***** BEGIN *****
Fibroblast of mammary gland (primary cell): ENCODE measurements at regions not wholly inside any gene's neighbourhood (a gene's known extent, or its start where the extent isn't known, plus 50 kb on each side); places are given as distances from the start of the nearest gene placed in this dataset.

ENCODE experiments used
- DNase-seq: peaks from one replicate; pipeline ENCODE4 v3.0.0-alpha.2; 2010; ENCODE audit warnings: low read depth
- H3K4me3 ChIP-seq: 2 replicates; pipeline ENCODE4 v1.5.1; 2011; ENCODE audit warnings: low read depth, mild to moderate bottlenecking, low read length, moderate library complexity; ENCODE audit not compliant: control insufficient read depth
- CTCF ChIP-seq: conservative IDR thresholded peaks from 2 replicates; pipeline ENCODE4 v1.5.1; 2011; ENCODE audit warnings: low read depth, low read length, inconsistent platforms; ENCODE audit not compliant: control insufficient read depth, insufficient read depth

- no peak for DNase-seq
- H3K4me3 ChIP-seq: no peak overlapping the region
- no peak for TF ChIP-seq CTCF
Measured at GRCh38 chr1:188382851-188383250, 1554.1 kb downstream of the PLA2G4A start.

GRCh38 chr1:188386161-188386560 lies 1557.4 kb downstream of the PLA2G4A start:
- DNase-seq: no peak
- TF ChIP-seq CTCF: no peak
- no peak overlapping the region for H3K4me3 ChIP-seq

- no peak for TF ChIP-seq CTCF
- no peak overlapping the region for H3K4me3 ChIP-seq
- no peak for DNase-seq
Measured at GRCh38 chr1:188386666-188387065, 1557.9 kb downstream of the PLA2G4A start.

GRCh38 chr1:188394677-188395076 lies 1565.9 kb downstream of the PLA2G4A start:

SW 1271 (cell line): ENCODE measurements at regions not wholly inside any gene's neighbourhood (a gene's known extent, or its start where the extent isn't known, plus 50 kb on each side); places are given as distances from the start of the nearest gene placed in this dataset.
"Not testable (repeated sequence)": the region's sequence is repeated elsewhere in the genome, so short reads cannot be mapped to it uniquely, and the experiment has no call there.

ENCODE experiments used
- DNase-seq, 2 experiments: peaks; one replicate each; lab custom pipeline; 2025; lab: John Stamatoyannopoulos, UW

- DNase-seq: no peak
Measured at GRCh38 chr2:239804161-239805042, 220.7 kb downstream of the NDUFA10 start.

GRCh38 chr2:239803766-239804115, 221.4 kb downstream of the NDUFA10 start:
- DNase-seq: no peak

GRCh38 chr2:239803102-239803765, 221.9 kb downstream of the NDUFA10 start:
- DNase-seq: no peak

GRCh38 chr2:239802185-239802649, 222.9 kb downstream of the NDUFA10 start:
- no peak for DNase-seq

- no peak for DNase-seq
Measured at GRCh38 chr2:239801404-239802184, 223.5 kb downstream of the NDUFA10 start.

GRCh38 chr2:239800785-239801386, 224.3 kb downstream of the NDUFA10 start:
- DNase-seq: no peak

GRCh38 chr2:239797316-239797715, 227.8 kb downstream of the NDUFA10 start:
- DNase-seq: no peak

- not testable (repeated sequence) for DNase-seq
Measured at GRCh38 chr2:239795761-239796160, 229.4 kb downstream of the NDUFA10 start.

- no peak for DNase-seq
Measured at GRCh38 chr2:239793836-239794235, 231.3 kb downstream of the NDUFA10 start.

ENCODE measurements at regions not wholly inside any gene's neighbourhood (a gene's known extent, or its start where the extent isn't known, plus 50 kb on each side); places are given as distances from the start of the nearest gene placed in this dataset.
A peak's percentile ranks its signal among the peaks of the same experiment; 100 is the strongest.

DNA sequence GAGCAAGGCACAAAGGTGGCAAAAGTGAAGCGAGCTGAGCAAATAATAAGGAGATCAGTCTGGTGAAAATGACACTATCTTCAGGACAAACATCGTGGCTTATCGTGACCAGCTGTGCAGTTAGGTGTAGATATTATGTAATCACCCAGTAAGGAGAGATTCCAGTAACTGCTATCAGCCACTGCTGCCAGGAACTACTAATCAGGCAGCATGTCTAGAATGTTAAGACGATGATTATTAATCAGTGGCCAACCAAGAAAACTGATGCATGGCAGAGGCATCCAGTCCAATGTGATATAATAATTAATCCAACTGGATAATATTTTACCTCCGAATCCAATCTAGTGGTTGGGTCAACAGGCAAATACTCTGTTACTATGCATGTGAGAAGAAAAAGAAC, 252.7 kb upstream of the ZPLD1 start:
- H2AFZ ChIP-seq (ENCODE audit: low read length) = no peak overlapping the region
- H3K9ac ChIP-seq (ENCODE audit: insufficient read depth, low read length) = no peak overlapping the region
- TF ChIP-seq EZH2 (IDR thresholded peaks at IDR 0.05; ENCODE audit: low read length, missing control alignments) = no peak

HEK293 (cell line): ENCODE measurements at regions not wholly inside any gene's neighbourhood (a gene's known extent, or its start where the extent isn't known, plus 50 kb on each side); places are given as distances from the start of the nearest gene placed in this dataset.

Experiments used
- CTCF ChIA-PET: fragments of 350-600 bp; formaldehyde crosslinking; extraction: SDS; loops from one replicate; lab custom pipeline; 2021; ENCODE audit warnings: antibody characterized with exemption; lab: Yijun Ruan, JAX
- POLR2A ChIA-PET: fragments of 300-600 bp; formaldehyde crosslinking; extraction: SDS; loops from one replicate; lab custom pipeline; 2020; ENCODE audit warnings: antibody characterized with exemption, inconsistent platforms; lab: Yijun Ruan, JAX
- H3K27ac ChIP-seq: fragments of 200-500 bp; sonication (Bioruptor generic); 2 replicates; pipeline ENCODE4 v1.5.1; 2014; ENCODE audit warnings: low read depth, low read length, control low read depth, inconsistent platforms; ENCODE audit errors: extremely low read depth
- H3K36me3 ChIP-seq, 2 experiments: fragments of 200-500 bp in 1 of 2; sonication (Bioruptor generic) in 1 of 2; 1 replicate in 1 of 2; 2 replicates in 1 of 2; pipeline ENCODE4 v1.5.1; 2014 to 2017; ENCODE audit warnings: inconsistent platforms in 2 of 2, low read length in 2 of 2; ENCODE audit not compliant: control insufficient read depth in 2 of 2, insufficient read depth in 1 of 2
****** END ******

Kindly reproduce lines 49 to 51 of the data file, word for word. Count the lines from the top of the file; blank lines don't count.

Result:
- CTCF ChIA-PET: fragments of 350-600 bp; formaldehyde crosslinking; extraction: SDS; loops from one replicate; lab custom pipeline; 2021; ENCODE audit warnings: antibody characterized with exemption; lab: Yijun Ruan, JAX
- POLR2A ChIA-PET: fragments of 300-600 bp; formaldehyde crosslinking; extraction: SDS; loops from one replicate; lab custom pipeline; 2020; ENCODE audit warnings: antibody characterized with exemption, inconsistent platforms; lab: Yijun Ruan, JAX
- H3K27ac ChIP-seq: fragments of 200-500 bp; sonication (Bioruptor generic); 2 replicates; pipeline ENCODE4 v1.5.1; 2014; ENCODE audit warnings: low read depth, low read length, control low read depth, inconsistent platforms; ENCODE audit errors: extremely low read depth